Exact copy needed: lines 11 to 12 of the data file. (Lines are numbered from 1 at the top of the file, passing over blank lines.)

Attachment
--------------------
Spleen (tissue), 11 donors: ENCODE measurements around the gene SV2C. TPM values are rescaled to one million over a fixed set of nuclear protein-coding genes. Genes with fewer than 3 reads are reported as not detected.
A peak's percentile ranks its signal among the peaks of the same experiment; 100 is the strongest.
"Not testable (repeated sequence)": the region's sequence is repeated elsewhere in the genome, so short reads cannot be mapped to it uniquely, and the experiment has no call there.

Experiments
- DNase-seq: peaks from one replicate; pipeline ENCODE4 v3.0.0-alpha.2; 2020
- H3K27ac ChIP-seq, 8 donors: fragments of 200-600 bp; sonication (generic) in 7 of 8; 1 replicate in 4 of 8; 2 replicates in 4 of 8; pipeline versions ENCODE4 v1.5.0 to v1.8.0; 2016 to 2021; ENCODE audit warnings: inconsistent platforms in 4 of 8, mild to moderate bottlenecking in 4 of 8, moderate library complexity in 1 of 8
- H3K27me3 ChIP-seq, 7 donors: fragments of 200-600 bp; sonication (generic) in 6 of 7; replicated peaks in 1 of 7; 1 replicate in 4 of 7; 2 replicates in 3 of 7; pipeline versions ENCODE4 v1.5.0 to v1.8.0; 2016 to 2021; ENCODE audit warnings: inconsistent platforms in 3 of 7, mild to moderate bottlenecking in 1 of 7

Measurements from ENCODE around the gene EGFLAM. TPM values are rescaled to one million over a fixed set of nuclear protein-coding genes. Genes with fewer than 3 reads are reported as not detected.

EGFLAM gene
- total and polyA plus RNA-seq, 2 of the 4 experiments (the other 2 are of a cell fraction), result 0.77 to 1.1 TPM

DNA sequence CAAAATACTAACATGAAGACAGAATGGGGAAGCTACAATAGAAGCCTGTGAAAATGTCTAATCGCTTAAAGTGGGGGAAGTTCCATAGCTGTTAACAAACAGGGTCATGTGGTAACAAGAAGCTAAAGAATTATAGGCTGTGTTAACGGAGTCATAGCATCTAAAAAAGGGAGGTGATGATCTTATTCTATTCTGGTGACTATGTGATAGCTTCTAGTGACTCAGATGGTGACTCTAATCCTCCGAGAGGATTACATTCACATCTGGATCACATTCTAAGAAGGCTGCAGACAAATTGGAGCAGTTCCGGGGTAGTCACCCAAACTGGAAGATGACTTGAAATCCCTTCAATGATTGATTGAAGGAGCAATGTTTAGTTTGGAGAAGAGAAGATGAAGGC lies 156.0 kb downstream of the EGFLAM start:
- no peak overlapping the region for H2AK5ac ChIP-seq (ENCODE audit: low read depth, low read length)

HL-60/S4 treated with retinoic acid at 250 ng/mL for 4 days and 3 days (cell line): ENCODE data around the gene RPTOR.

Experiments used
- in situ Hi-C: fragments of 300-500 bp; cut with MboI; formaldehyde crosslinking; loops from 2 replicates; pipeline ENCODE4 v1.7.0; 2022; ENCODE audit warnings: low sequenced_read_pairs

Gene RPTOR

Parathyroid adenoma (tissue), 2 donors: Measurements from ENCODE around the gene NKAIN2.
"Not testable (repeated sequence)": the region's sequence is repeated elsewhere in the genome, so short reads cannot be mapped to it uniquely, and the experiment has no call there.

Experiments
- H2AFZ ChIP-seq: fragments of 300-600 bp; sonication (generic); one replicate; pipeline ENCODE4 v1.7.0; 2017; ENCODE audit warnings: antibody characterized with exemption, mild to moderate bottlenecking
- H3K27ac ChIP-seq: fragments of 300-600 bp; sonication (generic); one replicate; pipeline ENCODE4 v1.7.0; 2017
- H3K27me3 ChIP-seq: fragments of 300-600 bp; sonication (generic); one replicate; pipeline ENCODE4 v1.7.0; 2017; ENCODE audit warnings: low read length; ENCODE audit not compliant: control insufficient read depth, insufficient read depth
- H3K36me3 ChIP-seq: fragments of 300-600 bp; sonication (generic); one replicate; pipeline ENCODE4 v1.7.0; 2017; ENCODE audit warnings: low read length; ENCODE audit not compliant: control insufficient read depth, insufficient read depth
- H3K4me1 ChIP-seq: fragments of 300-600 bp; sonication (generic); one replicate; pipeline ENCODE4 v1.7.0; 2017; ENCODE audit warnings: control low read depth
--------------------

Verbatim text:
DNA sequence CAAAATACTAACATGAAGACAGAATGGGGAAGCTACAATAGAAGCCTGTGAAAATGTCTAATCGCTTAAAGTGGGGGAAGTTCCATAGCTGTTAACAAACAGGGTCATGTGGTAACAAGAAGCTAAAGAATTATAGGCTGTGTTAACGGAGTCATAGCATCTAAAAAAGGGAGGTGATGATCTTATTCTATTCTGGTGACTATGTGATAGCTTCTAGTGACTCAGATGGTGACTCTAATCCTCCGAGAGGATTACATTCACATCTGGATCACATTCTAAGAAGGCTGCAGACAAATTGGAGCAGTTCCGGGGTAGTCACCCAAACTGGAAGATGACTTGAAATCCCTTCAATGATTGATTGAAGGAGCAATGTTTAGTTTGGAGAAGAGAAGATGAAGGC lies 156.0 kb downstream of the EGFLAM start:
- no peak overlapping the region for H2AK5ac ChIP-seq (ENCODE audit: low read depth, low read length)